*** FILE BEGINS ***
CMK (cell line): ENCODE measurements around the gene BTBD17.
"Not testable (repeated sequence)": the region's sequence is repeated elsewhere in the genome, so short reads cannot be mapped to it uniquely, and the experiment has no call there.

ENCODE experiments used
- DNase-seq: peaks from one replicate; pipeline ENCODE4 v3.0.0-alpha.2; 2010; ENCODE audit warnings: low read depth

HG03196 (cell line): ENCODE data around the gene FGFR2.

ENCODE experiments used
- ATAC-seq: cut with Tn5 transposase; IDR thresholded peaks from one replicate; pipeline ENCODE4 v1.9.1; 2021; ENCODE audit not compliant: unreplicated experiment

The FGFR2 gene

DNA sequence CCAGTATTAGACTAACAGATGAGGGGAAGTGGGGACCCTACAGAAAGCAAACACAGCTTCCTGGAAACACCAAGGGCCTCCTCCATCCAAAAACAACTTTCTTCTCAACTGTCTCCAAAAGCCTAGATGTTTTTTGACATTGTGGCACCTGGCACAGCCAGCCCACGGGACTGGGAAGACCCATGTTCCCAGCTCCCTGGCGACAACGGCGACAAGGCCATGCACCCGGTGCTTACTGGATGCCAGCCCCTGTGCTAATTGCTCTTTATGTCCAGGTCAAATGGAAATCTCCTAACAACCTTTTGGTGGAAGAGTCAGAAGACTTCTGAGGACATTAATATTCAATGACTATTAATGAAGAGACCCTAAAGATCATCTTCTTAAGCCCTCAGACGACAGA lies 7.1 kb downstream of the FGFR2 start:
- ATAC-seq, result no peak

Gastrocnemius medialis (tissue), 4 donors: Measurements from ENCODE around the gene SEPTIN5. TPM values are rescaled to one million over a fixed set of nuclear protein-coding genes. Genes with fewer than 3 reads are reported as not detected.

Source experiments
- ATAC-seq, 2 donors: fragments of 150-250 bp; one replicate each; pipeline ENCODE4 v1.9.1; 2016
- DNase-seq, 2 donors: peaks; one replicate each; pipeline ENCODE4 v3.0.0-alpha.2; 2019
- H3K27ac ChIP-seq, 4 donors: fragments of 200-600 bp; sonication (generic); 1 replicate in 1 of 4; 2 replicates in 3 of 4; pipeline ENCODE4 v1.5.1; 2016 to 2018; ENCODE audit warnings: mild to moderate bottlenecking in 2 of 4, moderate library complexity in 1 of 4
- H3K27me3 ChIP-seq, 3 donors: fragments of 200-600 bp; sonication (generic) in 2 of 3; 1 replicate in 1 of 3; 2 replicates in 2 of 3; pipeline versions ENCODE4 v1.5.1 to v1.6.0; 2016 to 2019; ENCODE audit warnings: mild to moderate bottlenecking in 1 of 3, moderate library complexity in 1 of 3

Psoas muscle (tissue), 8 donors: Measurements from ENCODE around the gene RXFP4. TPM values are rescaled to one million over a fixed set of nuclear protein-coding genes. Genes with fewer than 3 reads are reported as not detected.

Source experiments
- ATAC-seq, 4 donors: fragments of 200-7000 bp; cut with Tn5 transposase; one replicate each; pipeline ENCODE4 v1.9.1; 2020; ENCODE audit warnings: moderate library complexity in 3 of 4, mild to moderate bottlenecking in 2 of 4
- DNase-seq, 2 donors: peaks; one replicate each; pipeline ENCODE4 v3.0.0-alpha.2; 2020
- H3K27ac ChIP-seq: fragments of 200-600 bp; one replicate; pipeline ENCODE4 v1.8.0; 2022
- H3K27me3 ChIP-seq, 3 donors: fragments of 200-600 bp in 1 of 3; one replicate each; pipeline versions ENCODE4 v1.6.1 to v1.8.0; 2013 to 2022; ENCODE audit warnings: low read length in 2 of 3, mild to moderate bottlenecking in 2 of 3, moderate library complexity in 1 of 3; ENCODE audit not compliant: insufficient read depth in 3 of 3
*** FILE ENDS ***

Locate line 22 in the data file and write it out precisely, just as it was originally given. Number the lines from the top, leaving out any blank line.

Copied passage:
- H3K27me3 ChIP-seq, 3 donors: fragments of 200-600 bp in 1 of 3; one replicate each; pipeline versions ENCODE4 v1.6.1 to v1.8.0; 2013 to 2022; ENCODE audit warnings: low read length in 2 of 3, mild to moderate bottlenecking in 2 of 3, moderate library complexity in 1 of 3; ENCODE audit not compliant: insufficient read depth in 3 of 3